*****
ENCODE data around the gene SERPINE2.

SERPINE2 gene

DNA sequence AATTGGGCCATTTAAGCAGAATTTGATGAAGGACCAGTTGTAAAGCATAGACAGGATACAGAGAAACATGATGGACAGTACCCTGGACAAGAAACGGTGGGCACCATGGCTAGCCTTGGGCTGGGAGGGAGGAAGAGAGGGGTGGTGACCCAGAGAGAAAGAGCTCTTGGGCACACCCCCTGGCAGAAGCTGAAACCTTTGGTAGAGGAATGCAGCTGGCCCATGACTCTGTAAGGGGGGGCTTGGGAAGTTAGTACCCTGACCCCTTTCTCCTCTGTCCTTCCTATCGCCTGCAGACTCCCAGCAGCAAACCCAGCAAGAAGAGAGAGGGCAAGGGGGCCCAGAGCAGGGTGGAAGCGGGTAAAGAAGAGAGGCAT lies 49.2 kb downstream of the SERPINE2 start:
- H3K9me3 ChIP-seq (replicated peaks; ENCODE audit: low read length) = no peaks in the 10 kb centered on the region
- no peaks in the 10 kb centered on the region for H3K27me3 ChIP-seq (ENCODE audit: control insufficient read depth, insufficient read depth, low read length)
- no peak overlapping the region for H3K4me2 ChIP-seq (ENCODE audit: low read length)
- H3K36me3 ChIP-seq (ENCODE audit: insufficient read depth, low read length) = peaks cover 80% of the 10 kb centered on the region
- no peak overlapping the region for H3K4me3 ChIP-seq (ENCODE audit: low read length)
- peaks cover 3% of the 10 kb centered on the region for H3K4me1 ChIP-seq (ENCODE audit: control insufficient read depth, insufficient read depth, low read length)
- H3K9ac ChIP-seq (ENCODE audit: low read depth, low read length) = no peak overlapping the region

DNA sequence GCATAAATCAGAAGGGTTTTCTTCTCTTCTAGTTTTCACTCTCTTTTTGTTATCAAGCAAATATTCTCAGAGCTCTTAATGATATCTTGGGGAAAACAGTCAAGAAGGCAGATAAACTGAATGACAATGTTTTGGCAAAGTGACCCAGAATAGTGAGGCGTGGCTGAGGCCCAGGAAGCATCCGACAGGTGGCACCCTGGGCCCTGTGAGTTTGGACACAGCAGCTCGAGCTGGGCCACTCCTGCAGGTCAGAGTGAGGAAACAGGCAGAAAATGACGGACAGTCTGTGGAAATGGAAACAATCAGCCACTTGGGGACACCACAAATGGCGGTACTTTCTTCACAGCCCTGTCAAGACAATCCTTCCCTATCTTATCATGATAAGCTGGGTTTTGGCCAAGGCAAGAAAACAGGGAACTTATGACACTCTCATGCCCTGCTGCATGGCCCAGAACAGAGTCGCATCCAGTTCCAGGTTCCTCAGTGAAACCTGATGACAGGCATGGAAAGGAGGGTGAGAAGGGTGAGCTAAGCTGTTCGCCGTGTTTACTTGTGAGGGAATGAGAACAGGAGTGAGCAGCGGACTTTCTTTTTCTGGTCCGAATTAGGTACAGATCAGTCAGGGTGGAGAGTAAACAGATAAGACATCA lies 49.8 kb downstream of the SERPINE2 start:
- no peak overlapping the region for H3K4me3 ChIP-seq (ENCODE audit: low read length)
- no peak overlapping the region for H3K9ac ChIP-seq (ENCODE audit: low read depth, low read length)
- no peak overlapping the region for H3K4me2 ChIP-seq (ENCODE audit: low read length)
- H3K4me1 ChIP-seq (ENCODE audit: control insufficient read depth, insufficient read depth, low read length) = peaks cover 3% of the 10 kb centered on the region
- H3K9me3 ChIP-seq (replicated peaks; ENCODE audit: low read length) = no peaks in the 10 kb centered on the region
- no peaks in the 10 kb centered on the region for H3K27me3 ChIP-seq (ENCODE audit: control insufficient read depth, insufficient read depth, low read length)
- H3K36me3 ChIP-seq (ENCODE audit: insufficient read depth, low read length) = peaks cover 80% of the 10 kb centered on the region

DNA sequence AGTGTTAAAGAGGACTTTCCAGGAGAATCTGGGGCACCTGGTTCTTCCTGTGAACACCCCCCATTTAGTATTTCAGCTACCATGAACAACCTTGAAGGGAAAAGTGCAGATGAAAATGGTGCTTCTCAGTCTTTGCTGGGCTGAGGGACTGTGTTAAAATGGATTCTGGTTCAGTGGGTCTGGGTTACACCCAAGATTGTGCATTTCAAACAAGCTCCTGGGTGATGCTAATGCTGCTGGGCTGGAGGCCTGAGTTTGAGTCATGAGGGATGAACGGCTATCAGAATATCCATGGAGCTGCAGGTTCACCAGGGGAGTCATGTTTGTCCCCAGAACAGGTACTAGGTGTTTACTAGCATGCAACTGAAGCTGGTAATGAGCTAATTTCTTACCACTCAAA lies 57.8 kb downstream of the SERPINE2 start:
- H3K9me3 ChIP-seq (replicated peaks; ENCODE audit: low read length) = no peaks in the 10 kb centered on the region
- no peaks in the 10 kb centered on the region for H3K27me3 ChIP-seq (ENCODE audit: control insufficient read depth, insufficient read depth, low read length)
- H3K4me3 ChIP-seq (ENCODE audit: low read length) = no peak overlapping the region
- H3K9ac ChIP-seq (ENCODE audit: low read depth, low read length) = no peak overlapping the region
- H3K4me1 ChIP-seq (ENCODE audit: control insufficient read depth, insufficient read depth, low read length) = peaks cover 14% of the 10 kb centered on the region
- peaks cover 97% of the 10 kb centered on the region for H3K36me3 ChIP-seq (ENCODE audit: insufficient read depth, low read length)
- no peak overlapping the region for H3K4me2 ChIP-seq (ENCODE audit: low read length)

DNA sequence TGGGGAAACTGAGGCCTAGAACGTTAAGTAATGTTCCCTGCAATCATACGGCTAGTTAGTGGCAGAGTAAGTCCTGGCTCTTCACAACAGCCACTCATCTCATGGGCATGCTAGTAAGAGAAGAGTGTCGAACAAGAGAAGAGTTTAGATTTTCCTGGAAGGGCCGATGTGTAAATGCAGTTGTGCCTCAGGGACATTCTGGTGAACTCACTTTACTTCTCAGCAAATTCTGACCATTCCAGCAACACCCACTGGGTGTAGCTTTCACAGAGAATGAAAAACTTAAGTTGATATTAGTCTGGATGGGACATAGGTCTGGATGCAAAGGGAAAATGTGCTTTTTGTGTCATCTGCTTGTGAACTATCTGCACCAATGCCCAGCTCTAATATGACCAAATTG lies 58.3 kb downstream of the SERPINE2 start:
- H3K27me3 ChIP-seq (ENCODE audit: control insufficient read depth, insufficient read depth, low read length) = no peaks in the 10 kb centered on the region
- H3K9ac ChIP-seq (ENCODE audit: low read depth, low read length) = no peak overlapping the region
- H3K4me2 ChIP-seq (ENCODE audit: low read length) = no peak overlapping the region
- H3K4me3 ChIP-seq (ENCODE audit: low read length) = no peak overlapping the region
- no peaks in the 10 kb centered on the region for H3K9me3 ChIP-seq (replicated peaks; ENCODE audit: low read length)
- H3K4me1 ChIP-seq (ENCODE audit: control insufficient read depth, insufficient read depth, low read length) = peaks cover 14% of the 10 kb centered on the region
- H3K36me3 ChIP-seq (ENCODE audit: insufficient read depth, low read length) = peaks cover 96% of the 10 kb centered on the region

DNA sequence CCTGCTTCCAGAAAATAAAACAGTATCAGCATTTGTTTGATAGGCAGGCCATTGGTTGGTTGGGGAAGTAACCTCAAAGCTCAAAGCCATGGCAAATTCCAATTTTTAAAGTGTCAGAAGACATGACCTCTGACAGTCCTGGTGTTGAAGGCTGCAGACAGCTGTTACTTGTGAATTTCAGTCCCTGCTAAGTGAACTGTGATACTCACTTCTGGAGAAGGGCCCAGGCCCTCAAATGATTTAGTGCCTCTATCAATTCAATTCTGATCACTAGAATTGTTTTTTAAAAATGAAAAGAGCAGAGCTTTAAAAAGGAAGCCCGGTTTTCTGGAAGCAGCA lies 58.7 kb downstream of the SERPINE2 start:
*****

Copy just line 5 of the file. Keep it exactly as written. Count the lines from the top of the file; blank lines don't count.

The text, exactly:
- no peaks in the 10 kb centered on the region for H3K27me3 ChIP-seq (ENCODE audit: control insufficient read depth, insufficient read depth, low read length)